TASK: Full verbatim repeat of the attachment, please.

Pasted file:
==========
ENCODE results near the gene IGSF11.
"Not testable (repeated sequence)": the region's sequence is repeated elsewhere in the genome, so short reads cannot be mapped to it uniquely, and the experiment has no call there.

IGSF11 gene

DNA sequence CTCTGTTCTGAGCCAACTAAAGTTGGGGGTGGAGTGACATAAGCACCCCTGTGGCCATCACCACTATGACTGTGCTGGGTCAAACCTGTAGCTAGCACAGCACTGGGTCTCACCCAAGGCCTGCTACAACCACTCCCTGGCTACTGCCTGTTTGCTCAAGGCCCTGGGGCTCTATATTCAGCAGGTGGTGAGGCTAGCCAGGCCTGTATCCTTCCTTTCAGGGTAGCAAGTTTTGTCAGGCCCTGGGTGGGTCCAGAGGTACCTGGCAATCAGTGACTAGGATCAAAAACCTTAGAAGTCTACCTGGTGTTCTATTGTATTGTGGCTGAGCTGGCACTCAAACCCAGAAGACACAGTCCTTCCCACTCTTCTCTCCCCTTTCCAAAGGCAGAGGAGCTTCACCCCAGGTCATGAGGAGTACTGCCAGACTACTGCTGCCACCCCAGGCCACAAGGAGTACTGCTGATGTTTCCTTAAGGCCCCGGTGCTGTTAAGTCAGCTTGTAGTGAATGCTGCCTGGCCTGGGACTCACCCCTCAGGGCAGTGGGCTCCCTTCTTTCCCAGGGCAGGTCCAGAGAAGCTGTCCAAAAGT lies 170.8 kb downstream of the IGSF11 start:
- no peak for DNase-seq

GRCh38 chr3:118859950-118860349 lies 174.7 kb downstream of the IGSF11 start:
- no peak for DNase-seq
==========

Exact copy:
ENCODE results near the gene IGSF11.
"Not testable (repeated sequence)": the region's sequence is repeated elsewhere in the genome, so short reads cannot be mapped to it uniquely, and the experiment has no call there.

IGSF11 gene

DNA sequence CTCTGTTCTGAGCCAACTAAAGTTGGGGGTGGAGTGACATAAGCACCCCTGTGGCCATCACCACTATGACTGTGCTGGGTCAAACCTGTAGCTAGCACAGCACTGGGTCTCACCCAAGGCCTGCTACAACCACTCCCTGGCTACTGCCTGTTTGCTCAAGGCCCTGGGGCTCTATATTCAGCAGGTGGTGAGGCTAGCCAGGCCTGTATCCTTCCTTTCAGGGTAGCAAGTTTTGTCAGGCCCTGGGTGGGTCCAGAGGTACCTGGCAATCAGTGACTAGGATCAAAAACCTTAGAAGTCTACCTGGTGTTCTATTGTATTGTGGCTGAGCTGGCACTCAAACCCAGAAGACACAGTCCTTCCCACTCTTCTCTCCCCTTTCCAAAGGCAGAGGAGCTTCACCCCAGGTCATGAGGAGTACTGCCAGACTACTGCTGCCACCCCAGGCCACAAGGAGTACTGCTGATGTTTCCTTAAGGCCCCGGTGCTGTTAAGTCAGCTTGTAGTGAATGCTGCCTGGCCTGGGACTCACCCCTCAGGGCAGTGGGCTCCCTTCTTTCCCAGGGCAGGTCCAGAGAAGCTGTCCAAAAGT lies 170.8 kb downstream of the IGSF11 start:
- no peak for DNase-seq

GRCh38 chr3:118859950-118860349 lies 174.7 kb downstream of the IGSF11 start:
- no peak for DNase-seq